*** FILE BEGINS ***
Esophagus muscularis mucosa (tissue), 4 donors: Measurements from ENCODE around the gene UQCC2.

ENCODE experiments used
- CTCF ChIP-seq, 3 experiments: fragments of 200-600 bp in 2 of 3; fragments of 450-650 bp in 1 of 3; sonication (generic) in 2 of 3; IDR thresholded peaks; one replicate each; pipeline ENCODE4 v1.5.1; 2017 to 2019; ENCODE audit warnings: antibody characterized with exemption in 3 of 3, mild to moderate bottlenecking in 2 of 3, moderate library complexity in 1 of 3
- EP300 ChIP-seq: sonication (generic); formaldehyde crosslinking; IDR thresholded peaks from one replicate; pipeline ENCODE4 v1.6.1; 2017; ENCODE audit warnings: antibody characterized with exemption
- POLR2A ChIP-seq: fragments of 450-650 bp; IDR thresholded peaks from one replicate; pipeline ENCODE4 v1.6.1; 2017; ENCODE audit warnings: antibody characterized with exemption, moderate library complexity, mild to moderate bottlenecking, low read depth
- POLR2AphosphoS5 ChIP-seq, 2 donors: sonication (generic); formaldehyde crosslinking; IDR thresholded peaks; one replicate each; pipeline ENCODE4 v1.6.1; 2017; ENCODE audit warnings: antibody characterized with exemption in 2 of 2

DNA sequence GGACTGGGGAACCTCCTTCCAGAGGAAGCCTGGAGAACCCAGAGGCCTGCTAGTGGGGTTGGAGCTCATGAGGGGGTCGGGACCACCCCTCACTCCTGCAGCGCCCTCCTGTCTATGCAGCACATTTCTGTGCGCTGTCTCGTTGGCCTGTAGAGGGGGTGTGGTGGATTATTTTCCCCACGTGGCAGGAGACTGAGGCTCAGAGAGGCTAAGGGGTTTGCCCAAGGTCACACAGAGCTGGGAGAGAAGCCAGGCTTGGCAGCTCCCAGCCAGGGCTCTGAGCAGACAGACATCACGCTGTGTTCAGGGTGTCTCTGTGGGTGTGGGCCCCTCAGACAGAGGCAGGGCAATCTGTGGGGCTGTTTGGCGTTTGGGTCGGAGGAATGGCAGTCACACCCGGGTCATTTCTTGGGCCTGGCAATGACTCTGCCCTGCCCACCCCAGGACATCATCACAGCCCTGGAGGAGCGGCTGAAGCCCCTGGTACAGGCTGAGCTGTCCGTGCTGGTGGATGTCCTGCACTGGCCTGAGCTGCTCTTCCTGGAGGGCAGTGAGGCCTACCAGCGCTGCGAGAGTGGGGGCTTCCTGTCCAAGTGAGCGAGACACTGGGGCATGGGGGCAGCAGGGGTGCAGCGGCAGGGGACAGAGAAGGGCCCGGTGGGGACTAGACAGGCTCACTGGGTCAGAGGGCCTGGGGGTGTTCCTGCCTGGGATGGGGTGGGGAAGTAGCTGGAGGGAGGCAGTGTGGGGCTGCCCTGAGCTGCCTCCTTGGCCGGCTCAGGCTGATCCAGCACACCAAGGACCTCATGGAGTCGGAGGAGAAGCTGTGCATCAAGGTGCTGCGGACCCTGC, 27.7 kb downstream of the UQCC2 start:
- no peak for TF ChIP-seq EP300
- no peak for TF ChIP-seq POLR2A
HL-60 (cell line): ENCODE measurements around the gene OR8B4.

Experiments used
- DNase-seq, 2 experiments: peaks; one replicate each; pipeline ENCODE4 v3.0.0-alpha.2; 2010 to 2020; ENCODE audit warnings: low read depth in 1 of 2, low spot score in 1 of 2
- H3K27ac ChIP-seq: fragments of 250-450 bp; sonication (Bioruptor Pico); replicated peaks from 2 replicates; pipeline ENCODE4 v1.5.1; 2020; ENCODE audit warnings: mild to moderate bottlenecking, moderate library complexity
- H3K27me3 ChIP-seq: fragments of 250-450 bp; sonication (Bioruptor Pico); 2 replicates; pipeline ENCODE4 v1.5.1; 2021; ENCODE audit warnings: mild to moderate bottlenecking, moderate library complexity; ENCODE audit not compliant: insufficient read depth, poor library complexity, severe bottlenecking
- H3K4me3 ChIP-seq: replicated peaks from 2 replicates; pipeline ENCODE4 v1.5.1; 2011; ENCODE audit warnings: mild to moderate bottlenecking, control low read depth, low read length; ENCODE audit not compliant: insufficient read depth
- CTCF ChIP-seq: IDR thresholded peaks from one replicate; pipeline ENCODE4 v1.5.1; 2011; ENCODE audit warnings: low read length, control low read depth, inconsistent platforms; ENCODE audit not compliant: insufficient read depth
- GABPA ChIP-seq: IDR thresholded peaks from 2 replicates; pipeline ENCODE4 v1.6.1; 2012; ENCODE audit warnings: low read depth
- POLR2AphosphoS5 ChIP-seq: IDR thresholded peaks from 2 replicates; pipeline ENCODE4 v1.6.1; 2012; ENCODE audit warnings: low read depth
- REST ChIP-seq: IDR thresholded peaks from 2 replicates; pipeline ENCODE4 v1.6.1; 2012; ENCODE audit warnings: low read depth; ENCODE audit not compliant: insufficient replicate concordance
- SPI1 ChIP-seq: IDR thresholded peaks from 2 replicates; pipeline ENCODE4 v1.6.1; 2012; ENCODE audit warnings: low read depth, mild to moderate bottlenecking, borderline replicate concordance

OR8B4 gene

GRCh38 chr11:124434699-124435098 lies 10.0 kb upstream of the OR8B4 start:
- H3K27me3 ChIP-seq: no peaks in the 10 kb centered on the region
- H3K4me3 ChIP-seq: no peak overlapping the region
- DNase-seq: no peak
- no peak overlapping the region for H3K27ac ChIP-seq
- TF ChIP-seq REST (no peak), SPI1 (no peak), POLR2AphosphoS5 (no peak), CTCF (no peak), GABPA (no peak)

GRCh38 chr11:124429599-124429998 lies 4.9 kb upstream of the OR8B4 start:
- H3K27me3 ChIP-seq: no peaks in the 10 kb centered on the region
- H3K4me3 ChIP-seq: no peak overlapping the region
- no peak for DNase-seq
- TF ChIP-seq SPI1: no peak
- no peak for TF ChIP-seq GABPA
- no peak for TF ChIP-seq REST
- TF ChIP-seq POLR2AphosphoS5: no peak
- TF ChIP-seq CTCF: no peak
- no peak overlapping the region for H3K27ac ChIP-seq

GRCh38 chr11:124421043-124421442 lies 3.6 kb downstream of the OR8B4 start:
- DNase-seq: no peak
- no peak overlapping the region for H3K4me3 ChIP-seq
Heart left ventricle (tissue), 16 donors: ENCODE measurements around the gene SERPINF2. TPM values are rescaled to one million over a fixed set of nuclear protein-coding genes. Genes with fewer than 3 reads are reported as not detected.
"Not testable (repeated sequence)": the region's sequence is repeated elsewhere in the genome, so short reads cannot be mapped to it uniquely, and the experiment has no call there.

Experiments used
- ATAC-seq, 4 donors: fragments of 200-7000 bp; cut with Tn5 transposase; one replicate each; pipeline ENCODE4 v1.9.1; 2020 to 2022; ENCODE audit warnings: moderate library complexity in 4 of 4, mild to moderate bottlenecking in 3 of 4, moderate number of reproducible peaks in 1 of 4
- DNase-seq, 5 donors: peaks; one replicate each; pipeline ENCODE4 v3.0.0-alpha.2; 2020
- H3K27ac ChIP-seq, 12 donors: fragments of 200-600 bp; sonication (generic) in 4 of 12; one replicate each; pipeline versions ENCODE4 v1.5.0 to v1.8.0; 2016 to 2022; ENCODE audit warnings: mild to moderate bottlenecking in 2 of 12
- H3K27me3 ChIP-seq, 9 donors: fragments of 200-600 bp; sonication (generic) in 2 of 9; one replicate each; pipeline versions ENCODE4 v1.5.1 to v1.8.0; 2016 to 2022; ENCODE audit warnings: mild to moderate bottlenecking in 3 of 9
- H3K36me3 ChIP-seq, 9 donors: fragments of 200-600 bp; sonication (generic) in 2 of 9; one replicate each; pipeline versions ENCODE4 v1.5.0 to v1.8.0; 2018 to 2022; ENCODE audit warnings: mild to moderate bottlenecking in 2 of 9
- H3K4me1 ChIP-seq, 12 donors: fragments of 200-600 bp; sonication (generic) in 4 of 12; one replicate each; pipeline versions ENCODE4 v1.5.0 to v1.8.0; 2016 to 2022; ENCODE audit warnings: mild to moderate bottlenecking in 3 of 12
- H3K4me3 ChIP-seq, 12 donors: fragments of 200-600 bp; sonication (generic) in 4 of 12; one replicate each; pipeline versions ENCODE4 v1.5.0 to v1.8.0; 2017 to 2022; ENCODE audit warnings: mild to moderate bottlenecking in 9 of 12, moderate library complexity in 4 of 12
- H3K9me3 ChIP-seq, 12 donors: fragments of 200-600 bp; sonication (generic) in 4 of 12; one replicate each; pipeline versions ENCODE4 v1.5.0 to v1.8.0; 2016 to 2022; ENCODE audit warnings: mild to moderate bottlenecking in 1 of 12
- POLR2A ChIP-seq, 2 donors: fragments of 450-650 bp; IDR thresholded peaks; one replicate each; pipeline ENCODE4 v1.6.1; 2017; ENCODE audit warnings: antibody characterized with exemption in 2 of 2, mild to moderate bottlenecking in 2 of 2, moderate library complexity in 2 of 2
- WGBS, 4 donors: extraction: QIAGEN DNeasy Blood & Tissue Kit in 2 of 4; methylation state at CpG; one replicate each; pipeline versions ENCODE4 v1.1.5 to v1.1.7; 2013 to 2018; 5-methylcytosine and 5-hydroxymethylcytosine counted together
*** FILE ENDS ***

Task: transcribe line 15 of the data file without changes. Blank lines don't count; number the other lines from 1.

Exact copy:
- H3K4me3 ChIP-seq: replicated peaks from 2 replicates; pipeline ENCODE4 v1.5.1; 2011; ENCODE audit warnings: mild to moderate bottlenecking, control low read depth, low read length; ENCODE audit not compliant: insufficient read depth